Susan Trexel is a wealthy socialite, who while vacationing in Europe undergoes a religious transformation. On her return to America, Susan takes on the task of spreading her new found ... See full summary »
Mary, a writer working on a novel about a love triangle, is attracted to her publisher. Her suitor Jimmy is determined to break them up; he introduces Mary to the publisher's wife without ... See full summary »
Oxford Professor Richard Myles and new bride Frances are off on a European honeymoon. It isn't your typical honeymoon though, for they are on a spying mission for British intelligence on ... See full summary »
Philip Sutherland is an American news writer stationed in Moscow since the war; while there he falls for a Russian ballet dancer, Marya Lamarkins, who, he finds out, learned English because... See full summary »
Cafe entertainer Ivy Stevens falls for sleazy salesman Howard Palmer and jumps from a bridge when he dumps her. Saved by Salvation Army officer Carl, Ivy reforms and joins the Army. When she runs into Palmer she falls for him all over again. Carl beats up Palmer and gives a speech to Ivy which induces her to return to the Army and to Carl. Written by
Ed Stephan <email@example.com>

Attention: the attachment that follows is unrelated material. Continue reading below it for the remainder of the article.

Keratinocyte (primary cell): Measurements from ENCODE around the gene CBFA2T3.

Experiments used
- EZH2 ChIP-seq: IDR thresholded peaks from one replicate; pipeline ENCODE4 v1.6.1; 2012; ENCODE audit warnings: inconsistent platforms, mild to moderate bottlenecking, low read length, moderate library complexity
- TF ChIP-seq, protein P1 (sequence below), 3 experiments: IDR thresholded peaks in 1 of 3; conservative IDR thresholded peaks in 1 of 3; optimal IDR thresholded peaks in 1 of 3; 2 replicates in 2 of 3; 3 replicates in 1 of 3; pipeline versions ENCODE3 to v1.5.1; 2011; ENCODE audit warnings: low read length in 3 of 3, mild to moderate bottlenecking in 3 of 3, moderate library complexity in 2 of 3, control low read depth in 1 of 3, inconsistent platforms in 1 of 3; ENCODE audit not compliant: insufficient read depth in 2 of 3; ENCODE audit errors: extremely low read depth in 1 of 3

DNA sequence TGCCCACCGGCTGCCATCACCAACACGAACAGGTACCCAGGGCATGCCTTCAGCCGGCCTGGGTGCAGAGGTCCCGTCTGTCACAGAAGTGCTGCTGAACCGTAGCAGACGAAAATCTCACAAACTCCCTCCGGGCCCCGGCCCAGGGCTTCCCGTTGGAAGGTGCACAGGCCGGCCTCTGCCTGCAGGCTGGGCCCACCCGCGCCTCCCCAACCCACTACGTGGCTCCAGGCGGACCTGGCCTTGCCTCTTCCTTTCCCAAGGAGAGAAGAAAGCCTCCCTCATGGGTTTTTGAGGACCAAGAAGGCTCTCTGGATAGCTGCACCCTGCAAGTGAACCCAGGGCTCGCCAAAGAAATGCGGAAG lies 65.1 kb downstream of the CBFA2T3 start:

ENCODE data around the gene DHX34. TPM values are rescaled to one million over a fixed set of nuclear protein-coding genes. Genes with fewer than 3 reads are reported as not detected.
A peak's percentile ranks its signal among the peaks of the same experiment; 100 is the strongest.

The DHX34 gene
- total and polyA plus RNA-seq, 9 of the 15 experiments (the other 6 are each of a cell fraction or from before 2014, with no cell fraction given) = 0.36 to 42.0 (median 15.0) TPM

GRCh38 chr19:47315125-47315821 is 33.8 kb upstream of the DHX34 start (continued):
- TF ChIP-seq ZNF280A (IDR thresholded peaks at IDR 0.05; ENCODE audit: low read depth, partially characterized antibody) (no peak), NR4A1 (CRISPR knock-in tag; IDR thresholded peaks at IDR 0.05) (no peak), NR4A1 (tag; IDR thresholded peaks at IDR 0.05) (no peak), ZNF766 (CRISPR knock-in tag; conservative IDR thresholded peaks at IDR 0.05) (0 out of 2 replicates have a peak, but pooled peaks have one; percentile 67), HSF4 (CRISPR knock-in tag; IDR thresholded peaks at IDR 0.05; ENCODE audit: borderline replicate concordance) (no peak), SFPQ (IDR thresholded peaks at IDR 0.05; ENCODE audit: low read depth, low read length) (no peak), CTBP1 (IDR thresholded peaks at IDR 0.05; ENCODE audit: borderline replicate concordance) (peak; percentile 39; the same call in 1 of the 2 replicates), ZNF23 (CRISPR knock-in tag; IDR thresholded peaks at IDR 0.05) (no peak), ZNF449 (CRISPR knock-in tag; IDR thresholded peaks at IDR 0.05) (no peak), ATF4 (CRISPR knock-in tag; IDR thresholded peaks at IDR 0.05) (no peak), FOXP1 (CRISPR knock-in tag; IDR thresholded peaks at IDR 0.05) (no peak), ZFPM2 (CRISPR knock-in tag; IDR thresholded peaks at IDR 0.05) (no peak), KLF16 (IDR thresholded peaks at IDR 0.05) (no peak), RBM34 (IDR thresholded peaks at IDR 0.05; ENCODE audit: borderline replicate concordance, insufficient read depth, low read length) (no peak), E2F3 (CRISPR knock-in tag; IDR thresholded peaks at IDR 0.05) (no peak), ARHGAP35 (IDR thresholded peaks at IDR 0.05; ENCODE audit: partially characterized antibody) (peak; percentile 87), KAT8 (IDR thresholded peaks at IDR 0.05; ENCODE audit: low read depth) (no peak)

Marjorie Rambeau, who played one of Crawford's fellow showgirls would play Crawford's mother 22 years later and receive an Oscar nomination for her role in a musical film called "Torch Song," ironically, the title of the original story "Laughing Sinners" is based on. See more »
If you love him, and you want to go back to him, I'm not the one to set myself up as a guide. I just want you to be happy - whatever you do - but if you're going back because of what you've done, you don't need to, Ivy. We all stumble. All we can do is pick ourselves up again and go on and on and on until we find ourselves through our own mistakes. It won't make any difference to me, Ivy. I want you to know that...
[He turns to go but stops]
I guess you know where I'll be if you want me.
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This may not be the greatest of the Crawford/Gable pairings, but their affinity for each other is obvious, and as always what is unsaid between them speaks volumes about their off-screen relationship. The film's other highlights include Joan's singularly eccentric "farmer" dance, for which she sports a false nose and beard! This was surely the inspiration for the Soggy Bottom Boys' "disguises" and dancing in the climax of 'O Brother Where Art Thou?'. In any event, the phenomenal originality of her performance provides another dimension to Crawford's enduring film legacy.
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